Local government

Ontario fee proposal to fund cop slot draws opposition from three city councilors

ONTARIO – Money to add an officer to the Ontario Police Department approved by a citizen budget committee may create one of Mayor Debbie Folden’s first political tests.

The debate among city councilors is over whether to use marijuana tax revenues to finance officer or instead reinstate a $5 fee on utility bills.

The city had the $5 public safety fee on its books until three years ago when the rate was dropped to $3. Last year, the Ontario City Council discarded the fee entirely.

Folden said she wants to reinstate the fee to create long-term financial stability for a new police officer position.

Councilors Ken Hart, Sam Baker and John Kirby oppose reinstating the public safety fee.

The police job was approved by the city’s 14-member budget committee with Hart, Baker and Kirby voted against the proposal.

Hart said last week that while he supports hiring another police officer, he doesn’t believe the public safety fee is the way to cover the cost.

“I am concerned at a time when we have additional marijuana money we turn around and increase taxes on Ontario residents,” said Hart.

“I would argue that we have enough money at the city to be able to pay additional costs for another officer without the $5 fee,” said Hart.

Hart, along with Kirby, said they believe there is enough cash in the city’s general fund budget to pay for the added position.

Kirby said the city does not need “to tax people right now.”
“We will fund the officer with the budget,” Kirby said last week.

Property taxes along with marijuana sales revenues are funneled into the city’s general fund.

Folden, though, said she is worried about funding a new position with marijuana taxes.

“Public safety is a high priority and I don’t know if marijuana money will always be there,” said Folden.

During the city’s budget sessions in April, money was earmarked for a new ladder truck for the fire department and money to pay down the city Public Employee Retirement System (PERS) debt.

Hart said he supports paying down the PERS debt.

“However, If I had to pick between a (police) officer and paying down PERS or taxing everyone, I would say use those funds and not use additional taxes from our taxpayers,” said Hart.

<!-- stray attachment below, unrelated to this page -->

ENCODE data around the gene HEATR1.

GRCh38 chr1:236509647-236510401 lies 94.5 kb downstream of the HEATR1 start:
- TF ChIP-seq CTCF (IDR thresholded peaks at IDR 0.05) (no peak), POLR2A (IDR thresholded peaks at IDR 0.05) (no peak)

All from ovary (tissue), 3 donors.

A new police officer is essential for public safety, said Mike Iwai, Ontario police chief.

Iwai said while the number of calls for service have declined since last year, it is the type of calls police respond to that create challenges.

“The cases are much more significant when they involve personal crimes, substance abuse and mental health. They involve additional resources both internally and externally,” said Iwai.

Iwai advocated for an additional police officer in September 2021 after calls from local merchants about transients continued to climb.

Iwai said then a new police officer at a cost of about $130,000 a year won’t entirely solve the transient problem but would help.

Now, he said, his department operates under a philosophy that no call is too small for a response.

Without an additional officer, he said, his department may resort to prioritizing calls for service.

“I don’t want to go down that path,” he said.

Other cities in the county also tap residents for revenue to support emergency services. Vale, for example, carries a $10 fee on utility bills to fund its fire and ambulance department.

The police officer funding issue be resolved on May 24 when the city council is schedule to give final approval to the city’s 2023-2024 budget.

Because of recent changes to the city charter, Folden’s $5 fee proposal must be passed by a two-thirds vote of the city council. That means if Kirby, Baker and Hart don’t adjust their stance, the fee increase is dead.

Folden said she hopes to get the fee passed.

“Public safety is why I ran for mayor,” said Folden.

Councilor Eddie Melendrez said he supports the $5 fee.

“Law enforcement needs more support,” said Melendrez.

He said he has received input from local residents who want a more robust police presence in town.

Folden said she is aware tax or fee increases are usually not very popular.

“It will probably make people mad but I have to try. If I can help people and help them feel safe, I’ve accomplished my goal,” said Folden.

News tip? Contact reporter Pat Caldwell at [email protected]m

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